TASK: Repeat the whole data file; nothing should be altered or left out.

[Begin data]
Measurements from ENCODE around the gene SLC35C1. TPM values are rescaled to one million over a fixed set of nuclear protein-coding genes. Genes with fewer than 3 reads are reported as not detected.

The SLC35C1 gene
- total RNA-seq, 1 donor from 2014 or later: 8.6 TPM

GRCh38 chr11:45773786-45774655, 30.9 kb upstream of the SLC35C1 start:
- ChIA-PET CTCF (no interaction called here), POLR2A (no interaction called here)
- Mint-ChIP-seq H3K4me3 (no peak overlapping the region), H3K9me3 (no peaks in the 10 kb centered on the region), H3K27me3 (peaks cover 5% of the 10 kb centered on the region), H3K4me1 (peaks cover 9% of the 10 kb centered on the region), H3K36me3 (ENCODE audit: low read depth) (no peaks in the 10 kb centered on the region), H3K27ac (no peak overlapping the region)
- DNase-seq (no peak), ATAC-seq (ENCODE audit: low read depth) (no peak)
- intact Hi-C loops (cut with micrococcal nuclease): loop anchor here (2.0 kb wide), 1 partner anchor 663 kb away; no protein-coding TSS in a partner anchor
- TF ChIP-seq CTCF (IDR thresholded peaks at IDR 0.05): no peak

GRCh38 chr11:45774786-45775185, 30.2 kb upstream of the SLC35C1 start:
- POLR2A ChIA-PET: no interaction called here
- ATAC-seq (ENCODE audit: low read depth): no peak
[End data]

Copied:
Measurements from ENCODE around the gene SLC35C1. TPM values are rescaled to one million over a fixed set of nuclear protein-coding genes. Genes with fewer than 3 reads are reported as not detected.

The SLC35C1 gene
- total RNA-seq, 1 donor from 2014 or later: 8.6 TPM

GRCh38 chr11:45773786-45774655, 30.9 kb upstream of the SLC35C1 start:
- ChIA-PET CTCF (no interaction called here), POLR2A (no interaction called here)
- Mint-ChIP-seq H3K4me3 (no peak overlapping the region), H3K9me3 (no peaks in the 10 kb centered on the region), H3K27me3 (peaks cover 5% of the 10 kb centered on the region), H3K4me1 (peaks cover 9% of the 10 kb centered on the region), H3K36me3 (ENCODE audit: low read depth) (no peaks in the 10 kb centered on the region), H3K27ac (no peak overlapping the region)
- DNase-seq (no peak), ATAC-seq (ENCODE audit: low read depth) (no peak)
- intact Hi-C loops (cut with micrococcal nuclease): loop anchor here (2.0 kb wide), 1 partner anchor 663 kb away; no protein-coding TSS in a partner anchor
- TF ChIP-seq CTCF (IDR thresholded peaks at IDR 0.05): no peak

GRCh38 chr11:45774786-45775185, 30.2 kb upstream of the SLC35C1 start:
- POLR2A ChIA-PET: no interaction called here
- ATAC-seq (ENCODE audit: low read depth): no peak